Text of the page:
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Debt Deal Proposed in Frankfort
A deal to help Kentucky repay a federal loan is officially on the table. During the recession, the commonwealth borrowed more than $900 million from the federal government to shore up the unemployment insurance fund. In 2010, the General Assembly approved a plan to repay the debt over time. But when that measure passed, lawmakers and the governor believed the federal government would defer interest payments. That didn’t happen, and the state was left on the hook for millions of dollars in interest. If Kentucky doesn’t make the interest payments, employers will face government fees and the loss of federal tax credits on unemployment insurance.
House Bill 495 was proposed this week to address the problem. It allows the state to take a loan from an outside source to pay down the interest. It appears that Kentucky Employers Mutual Insurance—which helps fund workers’ compensation to employers—will provide that loan.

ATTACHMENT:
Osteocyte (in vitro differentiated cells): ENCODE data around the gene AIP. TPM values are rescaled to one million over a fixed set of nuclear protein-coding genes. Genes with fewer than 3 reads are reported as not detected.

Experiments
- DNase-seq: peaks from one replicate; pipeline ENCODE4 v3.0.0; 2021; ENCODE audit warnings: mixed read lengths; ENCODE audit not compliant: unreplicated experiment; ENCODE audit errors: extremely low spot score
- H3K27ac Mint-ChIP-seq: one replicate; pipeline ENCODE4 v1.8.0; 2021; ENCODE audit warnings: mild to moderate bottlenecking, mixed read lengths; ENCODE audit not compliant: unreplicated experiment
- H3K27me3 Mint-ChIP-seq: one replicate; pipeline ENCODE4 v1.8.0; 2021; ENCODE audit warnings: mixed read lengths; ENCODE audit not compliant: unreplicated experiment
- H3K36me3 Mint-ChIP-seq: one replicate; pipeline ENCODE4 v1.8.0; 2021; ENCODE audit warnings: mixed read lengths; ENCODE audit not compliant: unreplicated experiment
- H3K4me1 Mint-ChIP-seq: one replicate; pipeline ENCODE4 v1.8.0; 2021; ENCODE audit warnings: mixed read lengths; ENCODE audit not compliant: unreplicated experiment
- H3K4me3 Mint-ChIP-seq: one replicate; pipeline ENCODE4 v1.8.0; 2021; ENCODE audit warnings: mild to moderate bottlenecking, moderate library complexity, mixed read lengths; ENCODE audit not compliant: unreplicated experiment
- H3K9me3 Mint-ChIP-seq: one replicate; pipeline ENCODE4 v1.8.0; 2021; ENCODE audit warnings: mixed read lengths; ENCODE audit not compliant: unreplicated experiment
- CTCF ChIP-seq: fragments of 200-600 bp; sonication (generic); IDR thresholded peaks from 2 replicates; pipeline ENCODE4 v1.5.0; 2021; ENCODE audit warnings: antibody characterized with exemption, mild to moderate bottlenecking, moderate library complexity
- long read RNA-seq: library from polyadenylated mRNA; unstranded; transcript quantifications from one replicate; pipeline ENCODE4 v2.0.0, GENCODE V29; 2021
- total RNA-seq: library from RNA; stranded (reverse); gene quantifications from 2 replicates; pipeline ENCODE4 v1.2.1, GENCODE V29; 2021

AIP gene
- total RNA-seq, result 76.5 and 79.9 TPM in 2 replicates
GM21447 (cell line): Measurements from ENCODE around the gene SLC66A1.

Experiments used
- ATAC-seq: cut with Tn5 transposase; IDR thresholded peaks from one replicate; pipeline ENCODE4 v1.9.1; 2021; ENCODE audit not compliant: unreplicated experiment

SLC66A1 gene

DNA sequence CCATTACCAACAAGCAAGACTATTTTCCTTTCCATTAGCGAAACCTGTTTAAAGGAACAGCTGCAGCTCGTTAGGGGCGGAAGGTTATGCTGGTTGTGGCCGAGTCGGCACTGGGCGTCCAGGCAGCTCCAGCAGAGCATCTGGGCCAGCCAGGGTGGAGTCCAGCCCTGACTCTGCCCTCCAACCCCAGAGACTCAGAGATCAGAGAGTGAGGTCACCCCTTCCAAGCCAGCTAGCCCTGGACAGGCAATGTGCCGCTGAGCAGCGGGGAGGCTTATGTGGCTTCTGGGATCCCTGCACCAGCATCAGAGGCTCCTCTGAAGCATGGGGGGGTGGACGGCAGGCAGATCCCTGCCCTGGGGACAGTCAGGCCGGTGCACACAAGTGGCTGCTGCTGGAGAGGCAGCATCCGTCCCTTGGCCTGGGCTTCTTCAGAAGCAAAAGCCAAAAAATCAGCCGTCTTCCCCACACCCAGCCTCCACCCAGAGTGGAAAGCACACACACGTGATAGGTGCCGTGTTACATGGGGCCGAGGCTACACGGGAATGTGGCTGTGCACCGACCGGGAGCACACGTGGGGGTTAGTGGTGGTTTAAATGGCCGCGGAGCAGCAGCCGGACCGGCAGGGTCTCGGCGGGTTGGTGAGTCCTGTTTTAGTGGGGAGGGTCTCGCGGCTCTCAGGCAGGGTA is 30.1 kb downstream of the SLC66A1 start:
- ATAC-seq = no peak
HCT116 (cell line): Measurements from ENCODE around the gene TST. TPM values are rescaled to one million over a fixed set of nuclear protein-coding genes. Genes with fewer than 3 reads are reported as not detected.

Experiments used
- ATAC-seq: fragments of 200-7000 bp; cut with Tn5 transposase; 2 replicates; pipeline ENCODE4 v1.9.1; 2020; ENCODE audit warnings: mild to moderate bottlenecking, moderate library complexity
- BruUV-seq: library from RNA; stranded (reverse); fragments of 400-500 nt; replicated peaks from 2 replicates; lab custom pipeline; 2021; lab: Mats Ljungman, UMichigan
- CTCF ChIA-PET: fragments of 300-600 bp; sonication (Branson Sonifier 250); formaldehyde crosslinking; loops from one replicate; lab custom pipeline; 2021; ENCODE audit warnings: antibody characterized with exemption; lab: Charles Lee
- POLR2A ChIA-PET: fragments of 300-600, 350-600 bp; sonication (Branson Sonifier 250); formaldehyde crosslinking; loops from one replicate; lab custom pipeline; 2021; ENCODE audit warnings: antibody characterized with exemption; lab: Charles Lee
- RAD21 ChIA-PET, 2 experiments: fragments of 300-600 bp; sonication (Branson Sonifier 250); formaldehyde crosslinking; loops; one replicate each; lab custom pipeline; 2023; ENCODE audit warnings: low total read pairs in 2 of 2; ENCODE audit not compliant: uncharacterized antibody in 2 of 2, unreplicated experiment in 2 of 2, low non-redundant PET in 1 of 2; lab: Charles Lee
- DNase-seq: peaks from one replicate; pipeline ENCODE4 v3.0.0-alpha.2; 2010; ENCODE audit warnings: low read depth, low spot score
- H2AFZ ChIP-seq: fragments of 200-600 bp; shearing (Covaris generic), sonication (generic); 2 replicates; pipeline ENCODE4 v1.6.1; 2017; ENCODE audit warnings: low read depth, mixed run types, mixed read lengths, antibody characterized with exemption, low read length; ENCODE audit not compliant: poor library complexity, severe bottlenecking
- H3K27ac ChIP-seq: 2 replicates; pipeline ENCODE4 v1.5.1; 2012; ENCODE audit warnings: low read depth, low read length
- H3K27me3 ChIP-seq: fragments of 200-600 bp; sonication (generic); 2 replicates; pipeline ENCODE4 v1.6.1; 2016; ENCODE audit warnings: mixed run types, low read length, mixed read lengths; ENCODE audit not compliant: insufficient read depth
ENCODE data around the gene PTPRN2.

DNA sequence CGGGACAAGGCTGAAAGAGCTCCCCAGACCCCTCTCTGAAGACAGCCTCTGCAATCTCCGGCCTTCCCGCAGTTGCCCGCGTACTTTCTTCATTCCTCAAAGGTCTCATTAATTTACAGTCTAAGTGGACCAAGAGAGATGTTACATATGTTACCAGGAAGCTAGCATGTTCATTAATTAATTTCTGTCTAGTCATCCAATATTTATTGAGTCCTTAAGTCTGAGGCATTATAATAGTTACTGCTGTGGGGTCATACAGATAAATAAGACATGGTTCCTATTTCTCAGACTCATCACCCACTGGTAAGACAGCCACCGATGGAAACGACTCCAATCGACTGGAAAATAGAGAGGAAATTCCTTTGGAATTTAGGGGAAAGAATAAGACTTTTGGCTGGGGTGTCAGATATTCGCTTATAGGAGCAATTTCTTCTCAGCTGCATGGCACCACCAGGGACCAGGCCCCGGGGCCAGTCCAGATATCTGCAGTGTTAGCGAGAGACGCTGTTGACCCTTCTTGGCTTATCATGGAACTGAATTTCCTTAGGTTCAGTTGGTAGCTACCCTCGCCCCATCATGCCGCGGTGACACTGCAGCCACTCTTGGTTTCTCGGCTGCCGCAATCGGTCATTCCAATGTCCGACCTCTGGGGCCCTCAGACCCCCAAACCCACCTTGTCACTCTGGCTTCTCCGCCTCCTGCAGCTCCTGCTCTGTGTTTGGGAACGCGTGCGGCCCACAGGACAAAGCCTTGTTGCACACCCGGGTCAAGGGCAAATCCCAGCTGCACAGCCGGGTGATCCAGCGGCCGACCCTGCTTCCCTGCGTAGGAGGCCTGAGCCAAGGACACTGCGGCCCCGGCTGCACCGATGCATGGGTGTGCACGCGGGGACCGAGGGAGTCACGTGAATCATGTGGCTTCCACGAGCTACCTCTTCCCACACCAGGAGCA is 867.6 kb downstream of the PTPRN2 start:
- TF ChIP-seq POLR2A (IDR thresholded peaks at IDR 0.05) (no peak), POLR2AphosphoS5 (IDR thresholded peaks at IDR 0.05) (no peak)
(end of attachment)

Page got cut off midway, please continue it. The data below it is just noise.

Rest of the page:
“There’s some talk that they would, that they would in effect use some of that reserve money and pay this back and then that money would be paid back through the assessment mechanism. So KEMI would become, yeah the bank so to speak,” says House Speaker Greg Stumbo.
The KEMI loan would handle the payments up front, sparing employers from any penalties. But the loan will only last two years, and the state must have a payment plan for the interest in place by 2015.
Kentucky Chamber of Commerce President Dave Adkisson says the deal is the best that could be hatched by the unemployment insurance task force Beshear appointed to find a way to repay the original loan. Adkisson says the group talked seriously over at least “a dozen different scenarios, most of which called for an immediate tax on businesses.” Adkission supports the KEMI loan proposal.
“We expect strong bipartisan support in the House,” he says. “And if it passes the House and goes to the Senate we’re optimistic.”
Even though many employers, unions and members of the Beshear administration support the KEMI loan, Adkission says the floor is still open for possible changes.
“If anyone has any better ideas, we’re all ears,” he says.